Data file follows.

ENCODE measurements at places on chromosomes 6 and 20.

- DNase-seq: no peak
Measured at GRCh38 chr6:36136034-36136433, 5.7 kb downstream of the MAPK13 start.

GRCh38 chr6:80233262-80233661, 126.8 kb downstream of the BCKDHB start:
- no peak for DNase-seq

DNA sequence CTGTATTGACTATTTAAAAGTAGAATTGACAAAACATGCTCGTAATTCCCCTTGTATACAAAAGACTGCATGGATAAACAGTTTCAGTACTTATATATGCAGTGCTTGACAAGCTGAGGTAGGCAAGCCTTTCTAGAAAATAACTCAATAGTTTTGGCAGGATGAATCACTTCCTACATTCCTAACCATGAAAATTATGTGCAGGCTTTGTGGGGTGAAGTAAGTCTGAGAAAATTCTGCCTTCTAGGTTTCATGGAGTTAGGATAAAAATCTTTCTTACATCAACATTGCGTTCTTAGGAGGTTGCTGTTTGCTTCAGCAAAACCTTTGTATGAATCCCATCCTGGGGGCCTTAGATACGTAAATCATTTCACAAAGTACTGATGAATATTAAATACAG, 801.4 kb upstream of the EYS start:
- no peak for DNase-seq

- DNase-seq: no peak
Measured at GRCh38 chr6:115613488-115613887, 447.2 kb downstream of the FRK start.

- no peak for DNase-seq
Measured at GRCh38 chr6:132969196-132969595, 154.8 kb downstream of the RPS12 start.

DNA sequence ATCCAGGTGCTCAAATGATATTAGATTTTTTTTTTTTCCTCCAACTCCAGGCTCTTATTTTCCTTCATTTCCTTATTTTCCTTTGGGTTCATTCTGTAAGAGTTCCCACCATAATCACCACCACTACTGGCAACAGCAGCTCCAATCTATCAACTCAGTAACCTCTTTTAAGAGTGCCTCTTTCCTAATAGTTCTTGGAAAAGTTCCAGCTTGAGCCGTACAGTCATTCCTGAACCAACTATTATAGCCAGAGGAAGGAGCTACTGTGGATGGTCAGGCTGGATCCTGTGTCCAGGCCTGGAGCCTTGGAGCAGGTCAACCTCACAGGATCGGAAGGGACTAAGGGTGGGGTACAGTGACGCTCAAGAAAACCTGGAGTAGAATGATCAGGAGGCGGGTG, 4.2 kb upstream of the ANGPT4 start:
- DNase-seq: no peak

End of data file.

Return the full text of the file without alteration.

ENCODE measurements at places on chromosomes 6 and 20.

- DNase-seq: no peak
Measured at GRCh38 chr6:36136034-36136433, 5.7 kb downstream of the MAPK13 start.

GRCh38 chr6:80233262-80233661, 126.8 kb downstream of the BCKDHB start:
- no peak for DNase-seq

DNA sequence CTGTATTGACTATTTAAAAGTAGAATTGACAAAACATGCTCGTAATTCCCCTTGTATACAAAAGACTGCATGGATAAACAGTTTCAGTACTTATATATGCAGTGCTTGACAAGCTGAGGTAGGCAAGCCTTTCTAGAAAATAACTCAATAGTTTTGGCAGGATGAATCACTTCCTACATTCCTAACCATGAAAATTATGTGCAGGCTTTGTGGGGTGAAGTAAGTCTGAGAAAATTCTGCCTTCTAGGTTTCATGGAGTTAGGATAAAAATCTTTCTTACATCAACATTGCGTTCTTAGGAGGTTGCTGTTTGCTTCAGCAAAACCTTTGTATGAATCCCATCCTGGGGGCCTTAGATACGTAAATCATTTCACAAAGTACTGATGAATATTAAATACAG, 801.4 kb upstream of the EYS start:
- no peak for DNase-seq

- DNase-seq: no peak
Measured at GRCh38 chr6:115613488-115613887, 447.2 kb downstream of the FRK start.

- no peak for DNase-seq
Measured at GRCh38 chr6:132969196-132969595, 154.8 kb downstream of the RPS12 start.

DNA sequence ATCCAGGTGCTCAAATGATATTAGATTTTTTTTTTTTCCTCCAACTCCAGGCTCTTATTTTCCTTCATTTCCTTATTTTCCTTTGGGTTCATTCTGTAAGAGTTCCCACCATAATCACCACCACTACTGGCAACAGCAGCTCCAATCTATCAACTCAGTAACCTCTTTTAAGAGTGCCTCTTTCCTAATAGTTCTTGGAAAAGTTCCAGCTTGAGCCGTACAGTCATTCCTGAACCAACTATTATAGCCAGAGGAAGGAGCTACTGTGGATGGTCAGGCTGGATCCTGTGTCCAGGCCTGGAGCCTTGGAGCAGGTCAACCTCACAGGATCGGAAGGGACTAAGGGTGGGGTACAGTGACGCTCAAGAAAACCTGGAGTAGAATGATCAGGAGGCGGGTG, 4.2 kb upstream of the ANGPT4 start:
- DNase-seq: no peak